SPOILER ALERT: Do not read if you haven’t yet watched the final episode of “Man vs Bee.”
It was three years ago that director David Kerr unexpectedly got a call from an old producer colleague, Chris Clark, with whom he’d worked on 2018’s “Johnny English” sequel “Johnny English Strikes Again.” Clark had been developing an idea with “Johnny English” and “Mr Bean” star Rowan Atkinson and wondered if Kerr would be interested in helming the project.
“It was a really simple premise,” Kerr tells Variety. “You’ve got this man in a fancy house full of priceless artwork, with a tiny antagonist. But I can immediately see that it was potentially a wonderful vehicle for Rowan, and for his unique talent.”
The next step was to convene with Atkinson, one of Britain’s most famous and reclusive comedians, in his garden (thanks to COVID-19 restrictions) to discuss Atkinson’s character, Trevor, the show’s tone and “what the bee really meant.”
“It was really important to all of us that Trevor shouldn’t just be Mr. Bean,” Kerr says. “I mean, obviously it’s the same face and body that Rowan brings to both characters. But I think Trevor was supposed to be much more of a real guy, really. He’s something of an everyman.”
There is also no doubt some similarity between Trevor, who “has a decidedly obsessive streak,” according to Kerr, and Atkinson himself. In a virtual press conference on Thursday, the comedian admitted he is always chasing flawlessness in his work, sometimes to his own detriment. “I am a bit of a perfectionist,” Atkinson said. “But I’m a great believer that perfectionism is as much a disease as it is a quality. I mean, I think it can be quite corrosive, it’s a thing that can just give you stress, when, actually, very often there’s no need to be as stressed as I get.”
“He’s extraordinary,” Kerr tells Variety of Atkinson. “He’s got a master’s degree in engineering, and he brings that sort of eye for detail to his performance; he’s incredibly rigorous.” Yet surprisingly, given he’s built an entire career on being funny, in a recent interview with The Times of London, Atkinson said he almost never laughs. “I rarely laugh, physically, out loud at anything,” he told the newspaper. “I can just see when [a joke] works.”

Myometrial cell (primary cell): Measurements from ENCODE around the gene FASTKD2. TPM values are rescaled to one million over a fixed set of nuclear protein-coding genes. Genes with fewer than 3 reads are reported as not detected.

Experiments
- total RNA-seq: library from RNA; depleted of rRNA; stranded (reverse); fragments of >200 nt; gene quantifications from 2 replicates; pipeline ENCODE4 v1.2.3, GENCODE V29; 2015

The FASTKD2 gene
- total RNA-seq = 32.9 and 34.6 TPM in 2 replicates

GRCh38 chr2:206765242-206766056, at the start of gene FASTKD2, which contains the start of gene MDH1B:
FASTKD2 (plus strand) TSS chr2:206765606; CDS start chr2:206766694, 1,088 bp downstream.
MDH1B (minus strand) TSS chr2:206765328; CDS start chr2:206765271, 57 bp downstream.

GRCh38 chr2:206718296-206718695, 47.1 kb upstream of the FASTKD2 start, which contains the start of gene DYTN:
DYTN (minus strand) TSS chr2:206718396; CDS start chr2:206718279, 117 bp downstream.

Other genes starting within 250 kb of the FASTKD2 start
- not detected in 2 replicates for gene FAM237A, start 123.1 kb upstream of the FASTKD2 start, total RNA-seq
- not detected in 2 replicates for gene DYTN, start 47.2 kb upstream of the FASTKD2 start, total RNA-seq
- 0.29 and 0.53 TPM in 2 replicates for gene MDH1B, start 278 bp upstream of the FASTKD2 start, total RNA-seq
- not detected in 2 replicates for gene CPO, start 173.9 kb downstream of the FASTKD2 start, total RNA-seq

“It’s fair to say he’s incredibly serious about his comedy; he’s really methodical,” Kerr says when asked about Atkinson’s comments. “And he thinks a lot about his character.” Kerr describes himself as also “fairly precise” when it comes to planning and shot design, which is probably why he has found himself working with Atkinson a number of times, on commercials as well as the “Johnny English” sequel.
Working with the bee was equally challenging, although it was in fact entirely CGI, made by animators at Framestore. “That put enormous pressure on us because it’s called ‘Man vs Bee’ so you better deliver the bee,” says Kerr of needing to make the insect look convincing. “It’s the co-star. [Otherwise] you’re calling the show ‘Man.’”
From the onset, the consensus was the bee was not a cartoon character: it wouldn’t wear a top hat or break the fourth wall “Fleabag” style. But equally, the bee needed some kind of anthropomorphic filter in order to both give it a connection with viewers and give viewers an insight into Trevor’s spiraling mental state as his obsessiveness takes hold.
“Bees don’t do facial expressions,” Kerr explains. “So you can’t have a bee raising an eyebrow or its lips wrinkling [in] a smile or anything. So you’re relying on things like how it rubs its antenna together and cleans them or whether it leans back on its hind quarters, or how quickly or quietly it sort of moves its wings.”
“It’s these really subtle physical details that you rely on to deliver your attitude or to suggest emotion.”
Has Kerr now exhausted all possible bee scenarios or is there a likelihood Atkinson and his nemesis will be back for season 2? “Both man and bee survive,” Kerr says. “So yeah, the possibility is there…ultimately, it comes down to Rowan, who will rarely be rushed into anything.”
Kerr is aware that the humor of the Johnny English movies and even “Man vs Bee” is not to everyone’s liking. “I know the show, ultimately, will be seen by lots of people as being silly and sort of ‘low art,’ frankly,” he says. “So it’s a paradox really, that there’s a huge amount of intellectual consideration given to these bits of action.”
While the show is undoubtedly carried by Atkinson’s Chaplin-esque physical humor, the plot — about one man’s obsession — can be found in even the greatest literary works. “I like to think of ‘Man vs Bee’ as Moby Dick in miniature,” Kerr admits. “Instead of, you know, a massive whale, we have a tiny apian antagonist. And instead of Captain Ahab, we have poor old Trevor. But there is the same kind of obsessive quest power in each of those stories. And I hope something of the epic sweep has come through in ‘Man vs Bee.’”